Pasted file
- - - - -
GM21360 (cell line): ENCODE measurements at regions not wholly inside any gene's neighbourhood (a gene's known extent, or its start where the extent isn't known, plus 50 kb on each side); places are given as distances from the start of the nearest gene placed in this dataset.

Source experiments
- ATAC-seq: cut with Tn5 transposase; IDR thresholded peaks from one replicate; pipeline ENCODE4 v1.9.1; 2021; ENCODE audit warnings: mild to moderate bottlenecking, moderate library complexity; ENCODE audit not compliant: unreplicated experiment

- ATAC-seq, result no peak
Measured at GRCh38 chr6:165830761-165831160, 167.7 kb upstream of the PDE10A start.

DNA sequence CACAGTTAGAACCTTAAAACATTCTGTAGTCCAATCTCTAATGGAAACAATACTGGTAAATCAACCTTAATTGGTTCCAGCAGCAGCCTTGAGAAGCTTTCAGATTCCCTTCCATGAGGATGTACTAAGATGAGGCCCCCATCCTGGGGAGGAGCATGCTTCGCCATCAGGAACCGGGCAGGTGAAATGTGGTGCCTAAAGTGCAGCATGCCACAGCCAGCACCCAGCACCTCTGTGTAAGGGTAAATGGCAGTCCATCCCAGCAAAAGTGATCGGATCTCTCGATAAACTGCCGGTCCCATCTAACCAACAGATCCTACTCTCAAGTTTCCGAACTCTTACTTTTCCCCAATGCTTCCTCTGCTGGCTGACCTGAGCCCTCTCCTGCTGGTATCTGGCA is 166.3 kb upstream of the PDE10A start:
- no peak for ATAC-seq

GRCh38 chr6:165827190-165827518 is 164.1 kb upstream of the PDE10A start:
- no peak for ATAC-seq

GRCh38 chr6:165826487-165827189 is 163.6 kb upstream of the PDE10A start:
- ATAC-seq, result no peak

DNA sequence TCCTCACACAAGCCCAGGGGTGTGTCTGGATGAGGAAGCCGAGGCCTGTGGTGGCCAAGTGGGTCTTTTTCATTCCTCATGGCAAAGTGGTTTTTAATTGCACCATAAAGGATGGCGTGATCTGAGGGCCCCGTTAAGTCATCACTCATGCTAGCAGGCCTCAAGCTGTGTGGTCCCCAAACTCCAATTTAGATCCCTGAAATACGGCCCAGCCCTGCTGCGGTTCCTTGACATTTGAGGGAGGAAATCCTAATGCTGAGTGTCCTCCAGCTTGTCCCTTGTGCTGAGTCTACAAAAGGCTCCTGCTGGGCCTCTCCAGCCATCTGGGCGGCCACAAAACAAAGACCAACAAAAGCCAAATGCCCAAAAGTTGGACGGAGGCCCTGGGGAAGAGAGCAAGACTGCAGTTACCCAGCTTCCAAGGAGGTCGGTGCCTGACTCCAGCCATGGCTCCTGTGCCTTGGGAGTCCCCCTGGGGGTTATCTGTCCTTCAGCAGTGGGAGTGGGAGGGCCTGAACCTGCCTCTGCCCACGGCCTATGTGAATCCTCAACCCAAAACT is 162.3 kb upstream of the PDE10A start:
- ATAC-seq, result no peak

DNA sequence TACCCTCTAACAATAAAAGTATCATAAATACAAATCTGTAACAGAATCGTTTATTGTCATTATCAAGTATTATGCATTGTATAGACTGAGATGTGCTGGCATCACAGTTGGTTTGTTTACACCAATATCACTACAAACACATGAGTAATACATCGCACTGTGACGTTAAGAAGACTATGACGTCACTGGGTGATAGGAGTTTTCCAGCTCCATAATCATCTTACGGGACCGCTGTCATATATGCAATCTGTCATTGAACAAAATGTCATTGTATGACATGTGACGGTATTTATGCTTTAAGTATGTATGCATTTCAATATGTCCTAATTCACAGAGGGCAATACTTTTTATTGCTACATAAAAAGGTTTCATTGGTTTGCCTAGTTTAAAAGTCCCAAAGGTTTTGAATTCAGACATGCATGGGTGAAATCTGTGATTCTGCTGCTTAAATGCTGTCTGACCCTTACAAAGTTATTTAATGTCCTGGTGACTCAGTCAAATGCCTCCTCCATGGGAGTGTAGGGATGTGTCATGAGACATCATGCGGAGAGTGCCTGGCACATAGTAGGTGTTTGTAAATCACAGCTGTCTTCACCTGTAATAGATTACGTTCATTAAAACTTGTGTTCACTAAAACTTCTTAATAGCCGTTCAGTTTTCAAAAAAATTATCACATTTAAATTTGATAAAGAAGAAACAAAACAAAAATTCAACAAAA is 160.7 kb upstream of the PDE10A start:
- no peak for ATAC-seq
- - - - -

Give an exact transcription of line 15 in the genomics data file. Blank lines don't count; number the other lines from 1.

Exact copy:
- no peak for ATAC-seq